Pitt | Swanson Engineering

Join With Us In Celebrating Our 2020 Graduating Class! 

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Welcome

Industrial engineering (IE) is about choices - it is the engineering discipline that offers the most wide-ranging array of opportunities in terms of employment, and it is distinguished by its flexibility. While other engineering disciplines tend to apply skills to very specific areas, Industrial Engineers may be found working everywhere: from traditional manufacturing companies to airlines, from distribution companies to financial institutions, from major medical establishments to consulting companies, from high-tech corporations to companies in the food industry. The BS in industrial engineering program is accredited by the Engineering Accreditation Commission of ABET (http://www.abet.org). To learn more about Industrial Engineering’s Undergraduate Program ABET Accreditation, click here.  Our department is the proud home of Pitt's Center for Industry Studies, which supports multidisciplinary research that links scholars to some of the most important and challenging problems faced by modern industry.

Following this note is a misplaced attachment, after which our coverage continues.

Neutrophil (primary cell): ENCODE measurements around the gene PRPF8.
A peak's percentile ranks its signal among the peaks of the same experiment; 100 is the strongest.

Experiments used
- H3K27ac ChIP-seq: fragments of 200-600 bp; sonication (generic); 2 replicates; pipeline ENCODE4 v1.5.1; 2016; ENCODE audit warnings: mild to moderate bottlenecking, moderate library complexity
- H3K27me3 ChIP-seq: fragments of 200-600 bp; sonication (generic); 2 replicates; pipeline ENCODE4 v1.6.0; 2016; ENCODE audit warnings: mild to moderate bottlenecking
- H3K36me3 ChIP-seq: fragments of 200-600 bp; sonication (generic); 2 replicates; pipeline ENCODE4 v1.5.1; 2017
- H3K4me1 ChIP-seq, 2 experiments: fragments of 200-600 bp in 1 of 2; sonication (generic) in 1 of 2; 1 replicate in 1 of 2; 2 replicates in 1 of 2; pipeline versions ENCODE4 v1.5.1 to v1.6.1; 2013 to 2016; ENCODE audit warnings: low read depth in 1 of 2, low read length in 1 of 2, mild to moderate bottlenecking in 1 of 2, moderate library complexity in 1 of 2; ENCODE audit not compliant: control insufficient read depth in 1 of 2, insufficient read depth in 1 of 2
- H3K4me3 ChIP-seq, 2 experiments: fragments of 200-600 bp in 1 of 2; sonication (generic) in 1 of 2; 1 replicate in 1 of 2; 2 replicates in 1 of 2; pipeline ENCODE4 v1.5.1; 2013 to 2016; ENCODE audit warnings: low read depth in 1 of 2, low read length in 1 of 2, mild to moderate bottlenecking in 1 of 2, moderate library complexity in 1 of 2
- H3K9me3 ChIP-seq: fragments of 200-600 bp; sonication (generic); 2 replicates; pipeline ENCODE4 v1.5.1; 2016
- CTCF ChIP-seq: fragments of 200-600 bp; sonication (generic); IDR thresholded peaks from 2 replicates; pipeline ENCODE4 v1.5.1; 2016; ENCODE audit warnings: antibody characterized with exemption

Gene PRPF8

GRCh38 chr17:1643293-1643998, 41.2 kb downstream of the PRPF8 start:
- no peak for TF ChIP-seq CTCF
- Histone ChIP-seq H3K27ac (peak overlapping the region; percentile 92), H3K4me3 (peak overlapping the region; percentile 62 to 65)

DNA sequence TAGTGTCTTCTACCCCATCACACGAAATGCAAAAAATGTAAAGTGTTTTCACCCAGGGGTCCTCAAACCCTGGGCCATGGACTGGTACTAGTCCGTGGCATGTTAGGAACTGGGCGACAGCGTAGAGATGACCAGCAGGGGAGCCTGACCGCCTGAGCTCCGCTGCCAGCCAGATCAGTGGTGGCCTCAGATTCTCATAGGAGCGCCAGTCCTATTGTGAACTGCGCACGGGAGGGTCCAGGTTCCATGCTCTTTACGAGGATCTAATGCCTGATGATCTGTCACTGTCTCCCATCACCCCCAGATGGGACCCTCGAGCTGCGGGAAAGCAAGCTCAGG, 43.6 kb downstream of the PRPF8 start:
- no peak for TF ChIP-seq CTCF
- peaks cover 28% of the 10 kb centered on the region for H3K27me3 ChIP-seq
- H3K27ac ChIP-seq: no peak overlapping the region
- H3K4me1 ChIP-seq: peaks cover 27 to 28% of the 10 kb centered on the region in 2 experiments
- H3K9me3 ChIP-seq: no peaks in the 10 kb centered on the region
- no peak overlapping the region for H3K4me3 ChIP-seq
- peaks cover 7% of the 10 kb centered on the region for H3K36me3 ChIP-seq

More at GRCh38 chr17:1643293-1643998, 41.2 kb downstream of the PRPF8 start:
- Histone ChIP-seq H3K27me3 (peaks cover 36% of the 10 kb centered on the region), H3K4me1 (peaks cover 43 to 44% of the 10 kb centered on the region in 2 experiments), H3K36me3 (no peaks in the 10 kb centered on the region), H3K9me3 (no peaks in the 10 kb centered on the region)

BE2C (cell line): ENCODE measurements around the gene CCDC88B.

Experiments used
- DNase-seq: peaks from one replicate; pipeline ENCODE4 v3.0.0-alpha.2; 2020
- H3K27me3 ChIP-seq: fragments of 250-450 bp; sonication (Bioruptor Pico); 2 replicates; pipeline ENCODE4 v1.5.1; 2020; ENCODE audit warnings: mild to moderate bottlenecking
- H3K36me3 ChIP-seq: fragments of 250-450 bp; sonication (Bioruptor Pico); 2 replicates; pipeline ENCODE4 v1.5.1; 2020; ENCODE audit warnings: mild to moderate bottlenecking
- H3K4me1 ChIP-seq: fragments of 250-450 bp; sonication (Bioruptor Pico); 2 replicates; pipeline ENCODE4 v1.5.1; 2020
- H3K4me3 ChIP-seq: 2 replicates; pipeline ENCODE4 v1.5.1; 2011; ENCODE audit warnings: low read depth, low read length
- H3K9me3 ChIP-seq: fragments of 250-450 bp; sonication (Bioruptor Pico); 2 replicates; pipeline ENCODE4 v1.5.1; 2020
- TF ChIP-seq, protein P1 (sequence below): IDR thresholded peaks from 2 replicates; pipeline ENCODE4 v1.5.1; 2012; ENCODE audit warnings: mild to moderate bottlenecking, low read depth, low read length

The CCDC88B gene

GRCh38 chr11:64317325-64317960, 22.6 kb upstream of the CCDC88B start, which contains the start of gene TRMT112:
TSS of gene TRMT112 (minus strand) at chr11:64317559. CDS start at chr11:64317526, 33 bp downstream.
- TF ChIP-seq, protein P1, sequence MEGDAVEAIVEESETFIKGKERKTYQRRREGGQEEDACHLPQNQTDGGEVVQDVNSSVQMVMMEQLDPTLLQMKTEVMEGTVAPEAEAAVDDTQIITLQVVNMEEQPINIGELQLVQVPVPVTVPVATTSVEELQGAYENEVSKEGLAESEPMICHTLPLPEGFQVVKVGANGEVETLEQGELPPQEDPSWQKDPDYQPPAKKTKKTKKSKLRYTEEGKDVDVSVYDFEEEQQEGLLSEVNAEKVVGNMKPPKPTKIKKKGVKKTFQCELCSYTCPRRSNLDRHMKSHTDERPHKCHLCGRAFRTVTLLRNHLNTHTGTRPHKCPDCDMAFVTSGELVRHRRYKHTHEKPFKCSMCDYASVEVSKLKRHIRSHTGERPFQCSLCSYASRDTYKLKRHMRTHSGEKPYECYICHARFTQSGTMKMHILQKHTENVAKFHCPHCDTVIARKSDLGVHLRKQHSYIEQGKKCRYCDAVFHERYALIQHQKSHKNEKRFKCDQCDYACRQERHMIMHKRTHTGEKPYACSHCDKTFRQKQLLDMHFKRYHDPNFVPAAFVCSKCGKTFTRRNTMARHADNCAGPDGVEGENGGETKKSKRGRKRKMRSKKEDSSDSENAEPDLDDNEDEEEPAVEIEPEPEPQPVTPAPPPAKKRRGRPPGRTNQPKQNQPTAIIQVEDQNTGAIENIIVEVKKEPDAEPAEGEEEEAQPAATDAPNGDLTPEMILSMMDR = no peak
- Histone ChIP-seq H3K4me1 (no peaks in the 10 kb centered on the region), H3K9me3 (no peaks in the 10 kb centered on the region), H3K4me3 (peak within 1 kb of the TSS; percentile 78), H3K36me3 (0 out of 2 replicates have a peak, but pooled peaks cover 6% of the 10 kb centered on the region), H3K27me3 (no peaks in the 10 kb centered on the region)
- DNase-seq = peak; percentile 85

Click here to view the Summer 2020 (2207) term schedule.

Click here for the upcoming Fall (2211) term undergraduate schedule. Click here for the graduate schedule.




May
13
2020

Pitt Researchers Create Durable, Washable Textile Coating That Can Repel Viruses

Covid-19, Industrial